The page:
Component-B is for installing stand-alone solar agriculture pumps of up to 7.5 HP capacity by individual farmers, while component-C is for solarisation of grid-connected agriculture pumps. The farmer can sell the excess power generated under component-C to discoms at a pre-fixed tariff.

Grants of 30% each from the Ministry of New and Renewable Energy and state government would be provided under components A and C. The farmer needs to invest the remaining 40%. “For component-B, 40% subsidy comes from the Centre and 30% from the state. The remaining has to be borne by the farmers. For guidance, they may approach the Agricultural Engineering Department in their district,” informs Ramesh Desikan, Head of Department, Renewable Energy, Tamil Nadu Agriculture University.

But farmers are not impressed. “Earlier, it was mentioned that the Agriculture Department provides subsidies, but it seems unreliable. Even my friends installed solar pumps using their own funds,” claims Murugaiyan. “If we opt for the subsidy route, there is a possibility that we may not receive it immediately,” adds Veeraiyan.

Such misconceptions have reflected on the patronage of PM-KUSUM in Tamil Nadu. While the total sanctioned solar capacity in the state is 424 MW under component-A, not a single solar pump has been installed. For component-B, sanctioned capacity is 5,200 MW and installed capacity 3,187 MW. Under component-C, neither individual pump solar nor feeder level solar capacity has been sanctioned or installed.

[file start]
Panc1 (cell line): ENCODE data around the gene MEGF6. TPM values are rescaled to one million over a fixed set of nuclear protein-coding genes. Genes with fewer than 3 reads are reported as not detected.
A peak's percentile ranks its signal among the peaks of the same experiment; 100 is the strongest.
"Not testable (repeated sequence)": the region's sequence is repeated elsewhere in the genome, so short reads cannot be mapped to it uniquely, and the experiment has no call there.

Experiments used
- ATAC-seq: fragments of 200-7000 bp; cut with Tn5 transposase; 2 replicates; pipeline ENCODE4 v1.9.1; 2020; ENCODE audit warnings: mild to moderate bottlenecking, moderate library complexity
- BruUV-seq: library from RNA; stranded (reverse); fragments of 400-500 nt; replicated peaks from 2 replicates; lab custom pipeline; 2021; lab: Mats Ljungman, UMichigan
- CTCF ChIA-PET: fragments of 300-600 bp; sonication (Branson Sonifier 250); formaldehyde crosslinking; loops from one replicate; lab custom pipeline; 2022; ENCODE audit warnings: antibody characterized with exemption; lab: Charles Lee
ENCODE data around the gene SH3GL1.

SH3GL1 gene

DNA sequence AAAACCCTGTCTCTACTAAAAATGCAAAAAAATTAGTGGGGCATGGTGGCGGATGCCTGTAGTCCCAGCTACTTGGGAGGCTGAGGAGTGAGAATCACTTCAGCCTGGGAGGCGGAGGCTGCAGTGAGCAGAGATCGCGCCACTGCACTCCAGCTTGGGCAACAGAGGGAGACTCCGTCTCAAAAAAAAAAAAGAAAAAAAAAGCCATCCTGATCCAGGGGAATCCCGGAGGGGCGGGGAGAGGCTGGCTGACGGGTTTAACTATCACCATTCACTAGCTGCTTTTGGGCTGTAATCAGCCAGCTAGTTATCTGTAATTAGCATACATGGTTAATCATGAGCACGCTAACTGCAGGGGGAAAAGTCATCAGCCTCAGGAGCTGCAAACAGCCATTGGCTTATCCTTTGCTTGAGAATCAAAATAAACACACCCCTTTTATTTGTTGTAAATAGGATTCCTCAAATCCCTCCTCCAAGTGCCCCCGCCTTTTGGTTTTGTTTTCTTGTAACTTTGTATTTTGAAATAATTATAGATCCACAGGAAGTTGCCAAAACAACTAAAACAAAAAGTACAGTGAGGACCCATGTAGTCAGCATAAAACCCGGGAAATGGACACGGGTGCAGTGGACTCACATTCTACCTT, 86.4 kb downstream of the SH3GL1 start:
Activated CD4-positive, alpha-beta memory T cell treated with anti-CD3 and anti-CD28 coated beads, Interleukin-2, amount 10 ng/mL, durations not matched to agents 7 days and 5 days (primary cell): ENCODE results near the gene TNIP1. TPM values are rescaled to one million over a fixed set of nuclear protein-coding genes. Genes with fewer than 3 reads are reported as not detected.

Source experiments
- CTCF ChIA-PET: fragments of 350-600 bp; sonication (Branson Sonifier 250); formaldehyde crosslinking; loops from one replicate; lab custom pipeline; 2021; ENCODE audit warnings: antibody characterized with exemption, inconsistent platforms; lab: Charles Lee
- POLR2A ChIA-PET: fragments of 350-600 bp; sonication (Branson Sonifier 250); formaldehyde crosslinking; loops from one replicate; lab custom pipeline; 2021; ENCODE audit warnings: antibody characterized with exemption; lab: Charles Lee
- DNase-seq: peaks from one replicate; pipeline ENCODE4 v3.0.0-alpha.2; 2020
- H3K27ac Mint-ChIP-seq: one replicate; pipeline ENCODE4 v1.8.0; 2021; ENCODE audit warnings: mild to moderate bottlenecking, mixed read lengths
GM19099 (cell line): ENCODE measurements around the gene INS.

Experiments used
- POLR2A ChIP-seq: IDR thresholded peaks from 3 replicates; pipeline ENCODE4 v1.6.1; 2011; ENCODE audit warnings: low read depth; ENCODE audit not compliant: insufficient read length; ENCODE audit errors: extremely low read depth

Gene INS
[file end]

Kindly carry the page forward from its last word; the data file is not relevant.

As farmers are always in debt, Anand Prabu Pathanjali, partnerships and campaigns manager, Power for All, a global network campaigning for distributed renewable energy, insists that having less burden from another technology component like solar pump is crucial for farmers. He adds that a government push is needed for solar pump adoption, especially as the scheme is already being run since 2019 and would be available only till 2026. 

Palaniappan cultivates only vegetables as he cannot afford the water intensive crops using his present diesel pumps (Photo - Gowthami Subramaniam, 101Reporters)

Entangled in debt

One of the best outcomes of an increased patronage of PM-KUSUM in Tamil Nadu could be the opportunity to bail out TANGEDCO from its debt crisis. “TANGEDCO bears an annual cost of roughly Rs 6,000 crore to cater to the agriculture sector, one of the biggest consumers of electricity or free electricity,” says Pathanjali.

Scherfler states that the state government covers half the expenses incurred in providing free electricity, but does not always pay on time. “The remaining 50% is typically recuperated from industrial and commercial sectors through higher tariffs. However, many of these consumers have opted to generate their own renewable energy, making TANGEDCO face significant losses,” he explains.